Flames’ Sutter Talks About What it Takes to be an Elite NHL Team

The Calgary Flames have been the hottest team in the league since Jan. 18, with only five regulation losses in their last 26 games. This has a lot of fans in the C of Red excited about a potentially deep playoff run, but Darryl Sutter has never once looked that far ahead. Instead, the no-nonsense head coach has insisted on forging a team that relies on hard work and a foundation of accountability. Taking things ‘one game at a time’ has never been a cliché for this bench boss.

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“In this business, you can’t be satisfied”, Sutter told reporters earlier this week. “I hate losing more than I like winning, and if you don’t think like that you’re always dwelling. If you aren’t trying to get better, somebody else is and that means as an individual and as a team… Anybody that feels comfortable or cozy right now? You won’t last long.”

You know what does last a long time? A great team. A legendary team. A never-satisfied Sutter would never classify his current Flames squad as one of the league’s elite, but he definitely knows a thing or two about putting together a team that can win multiple Stanley Cup championships.

Sutter Points to Four Teams as the Gold Standard

While we may never see a return of true classic NHL dynasties like the Montreal Canadiens, New York Islanders or Edmonton Oilers, there have been a handful of standout franchises in the past 15 years. When a reporter asked Sutter last week what the difference is with teams that are consistently great, he pointed to four teams as the benchmark: the Pittsburgh Penguins, the Los Angeles Kings, the Chicago Blackhawks and most recently, the Tampa Bay Lightning.

“The bottom line is, you need to play lots of playoff rounds before you can say that”, Sutter answered, “What is a great team? I can relate to that. We played 11 playoff rounds in three years – that’s a great team we had in Los Angeles.”

Darryl Sutter, Los Angeles Kings
Darryl Sutter won two Stanley Cups with the Los Angeles Kings (Jim O’Connor-US PRESSWIRE)

“Tampa was beat in the conference finals before they won two Stanley Cups. You can’t just do it once, you’ve got to do it over the period of a few years,” he continued. “That is what the standard is. If you look back at the last number of years, there are teams that have won it once – so be it, right? It’s the teams that do it consistently over a period of time, those are the teams; Pittsburgh, Los Angeles, Chicago, if you want to look back, and now Tampa.”

There’s no Comparison to the 2018-19 Flames

Don’t talk to Sutter about regular season success. While he admits his team requires a successful 82-game campaign to qualify for the NHL’s ‘second season’, he won’t even address his potential candidacy for the Jack Adams award for coach of the year. The Flames bench boss called the Jack Adams a ‘regular season award’ and told reporters “I’m not into that stuff. You know me better than that.”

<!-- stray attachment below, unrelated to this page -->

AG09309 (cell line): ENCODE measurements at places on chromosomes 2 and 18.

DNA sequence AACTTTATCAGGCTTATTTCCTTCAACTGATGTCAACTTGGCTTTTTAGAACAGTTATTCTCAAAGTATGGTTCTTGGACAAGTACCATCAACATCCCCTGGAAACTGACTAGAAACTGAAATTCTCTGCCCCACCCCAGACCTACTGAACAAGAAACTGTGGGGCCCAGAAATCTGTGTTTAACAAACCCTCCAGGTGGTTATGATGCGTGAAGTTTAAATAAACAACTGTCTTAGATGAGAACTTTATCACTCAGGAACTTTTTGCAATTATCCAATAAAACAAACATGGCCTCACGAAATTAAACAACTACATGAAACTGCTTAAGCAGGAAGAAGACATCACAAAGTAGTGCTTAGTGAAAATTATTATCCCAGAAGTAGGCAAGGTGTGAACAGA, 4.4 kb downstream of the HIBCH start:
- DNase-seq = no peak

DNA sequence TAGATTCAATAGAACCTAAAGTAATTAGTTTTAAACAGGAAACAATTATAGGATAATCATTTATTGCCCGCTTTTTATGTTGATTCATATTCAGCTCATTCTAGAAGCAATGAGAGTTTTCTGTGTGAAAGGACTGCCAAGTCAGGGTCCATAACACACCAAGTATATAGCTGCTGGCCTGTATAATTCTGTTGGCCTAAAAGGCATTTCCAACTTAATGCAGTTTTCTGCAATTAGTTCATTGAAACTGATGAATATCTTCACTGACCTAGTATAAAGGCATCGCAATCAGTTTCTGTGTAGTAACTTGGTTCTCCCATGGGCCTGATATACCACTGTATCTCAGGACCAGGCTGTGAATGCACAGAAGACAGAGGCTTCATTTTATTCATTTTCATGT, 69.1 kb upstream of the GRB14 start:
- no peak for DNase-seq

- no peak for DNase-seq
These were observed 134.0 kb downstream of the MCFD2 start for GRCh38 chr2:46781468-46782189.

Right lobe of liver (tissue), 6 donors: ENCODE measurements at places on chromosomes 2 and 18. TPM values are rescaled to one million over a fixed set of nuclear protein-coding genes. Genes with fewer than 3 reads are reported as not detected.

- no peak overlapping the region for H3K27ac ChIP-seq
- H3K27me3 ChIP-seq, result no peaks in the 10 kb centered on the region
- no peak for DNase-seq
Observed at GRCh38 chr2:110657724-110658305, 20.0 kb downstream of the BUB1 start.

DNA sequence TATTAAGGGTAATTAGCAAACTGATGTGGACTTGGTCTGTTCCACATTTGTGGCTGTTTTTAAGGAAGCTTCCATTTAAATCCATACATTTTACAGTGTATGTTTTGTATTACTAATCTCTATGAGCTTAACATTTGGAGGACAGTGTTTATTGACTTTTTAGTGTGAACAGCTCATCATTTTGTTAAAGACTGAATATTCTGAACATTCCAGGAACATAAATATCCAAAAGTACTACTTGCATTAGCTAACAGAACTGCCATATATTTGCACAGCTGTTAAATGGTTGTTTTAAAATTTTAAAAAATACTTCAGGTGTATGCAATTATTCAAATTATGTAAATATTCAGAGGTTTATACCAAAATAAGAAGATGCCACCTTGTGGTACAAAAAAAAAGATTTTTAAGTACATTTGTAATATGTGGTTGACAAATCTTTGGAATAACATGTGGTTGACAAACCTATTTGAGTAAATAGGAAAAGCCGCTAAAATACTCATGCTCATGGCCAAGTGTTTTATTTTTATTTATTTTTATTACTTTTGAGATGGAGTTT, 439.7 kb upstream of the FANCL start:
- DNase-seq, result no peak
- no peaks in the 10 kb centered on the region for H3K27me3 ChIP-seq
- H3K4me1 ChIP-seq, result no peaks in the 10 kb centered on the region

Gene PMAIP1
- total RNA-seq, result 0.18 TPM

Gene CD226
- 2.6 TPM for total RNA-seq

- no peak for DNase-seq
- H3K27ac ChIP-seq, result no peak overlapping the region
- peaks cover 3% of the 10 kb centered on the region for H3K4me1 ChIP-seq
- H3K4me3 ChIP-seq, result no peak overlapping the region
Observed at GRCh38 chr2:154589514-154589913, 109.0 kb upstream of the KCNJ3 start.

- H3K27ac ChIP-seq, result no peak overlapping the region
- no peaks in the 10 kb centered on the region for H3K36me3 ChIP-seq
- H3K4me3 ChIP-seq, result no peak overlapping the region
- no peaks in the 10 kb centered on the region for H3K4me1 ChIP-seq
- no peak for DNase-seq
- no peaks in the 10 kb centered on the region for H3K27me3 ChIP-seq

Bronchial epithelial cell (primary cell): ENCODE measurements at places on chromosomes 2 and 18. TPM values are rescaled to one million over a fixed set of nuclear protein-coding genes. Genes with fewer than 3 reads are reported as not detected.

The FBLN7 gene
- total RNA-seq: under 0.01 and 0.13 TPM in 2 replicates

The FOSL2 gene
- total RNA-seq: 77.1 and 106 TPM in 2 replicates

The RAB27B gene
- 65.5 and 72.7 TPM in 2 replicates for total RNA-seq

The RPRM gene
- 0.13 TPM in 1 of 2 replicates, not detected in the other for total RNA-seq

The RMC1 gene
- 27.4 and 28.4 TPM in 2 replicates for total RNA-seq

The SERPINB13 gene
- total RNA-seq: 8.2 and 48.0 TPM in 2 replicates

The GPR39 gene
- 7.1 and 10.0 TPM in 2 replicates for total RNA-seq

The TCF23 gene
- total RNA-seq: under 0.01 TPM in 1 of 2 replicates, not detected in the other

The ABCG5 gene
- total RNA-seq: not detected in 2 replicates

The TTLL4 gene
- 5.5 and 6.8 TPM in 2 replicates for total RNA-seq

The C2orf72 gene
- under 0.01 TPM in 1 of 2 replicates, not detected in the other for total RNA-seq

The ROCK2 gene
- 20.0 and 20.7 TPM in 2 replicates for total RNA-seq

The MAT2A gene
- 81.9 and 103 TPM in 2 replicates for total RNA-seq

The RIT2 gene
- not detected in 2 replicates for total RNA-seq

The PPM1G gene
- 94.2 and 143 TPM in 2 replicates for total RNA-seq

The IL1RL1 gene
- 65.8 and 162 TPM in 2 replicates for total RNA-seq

Darryl Sutter Calgary Flames
Darryl Sutter, head coach of the Calgary Flames (Amy Irvin / The Hockey Writers)

I’ll tell you something that he is into, and that’s making his team a little bit better each and every day, and not putting too much stock into his team’s recent success. When asked about the 2018-19 Flames squad that rolled through the regular season as the number one seed in the Western conference, only to get rolled over by the Colorado Avalanche in five games, Sutter had a quick answer for their early playoff exit.

“There was no foundation”, he told the media. “That team was outscoring their opponent, but it doesn’t work. You need a foundation to fall back on. You have to be able to fall back on what those top teams win with – a foundation of checking and managing the puck. It’s simple. If you’re not trying to get better every day, you’re in trouble.”

In the end, Sutter brought the discussion back full circle about the failure of the 2018-19 team to make it out of the first round. The league’s elite teams simply know how to get the job done, whether it’s in the regular season or in the playoffs. “Look at Tampa”, he said. “They’re going to get credit for a lot of offence, but they’ll pound you into the ice. They’re also going to keep the puck and they’re going to push your goalie out of the game if they can. That should be your benchmark.”

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The Flames’ head coach knows his team still has a long way to go if they ever want to be considered one the league’s best. The first step in the Flames joining the NHL’s upper echelon is to win a couple of playoff rounds, but I wouldn’t rule out an appearance in the Stanley Cup final this spring. We all know why Sutter came back to Calgary. We all know what happened in 2004 and how it still sticks in his craw. This is a man who coached one of the four great NHL teams of the last two decades and if Sutter gets his way, you might have to add a fifth team to that list in a few years.

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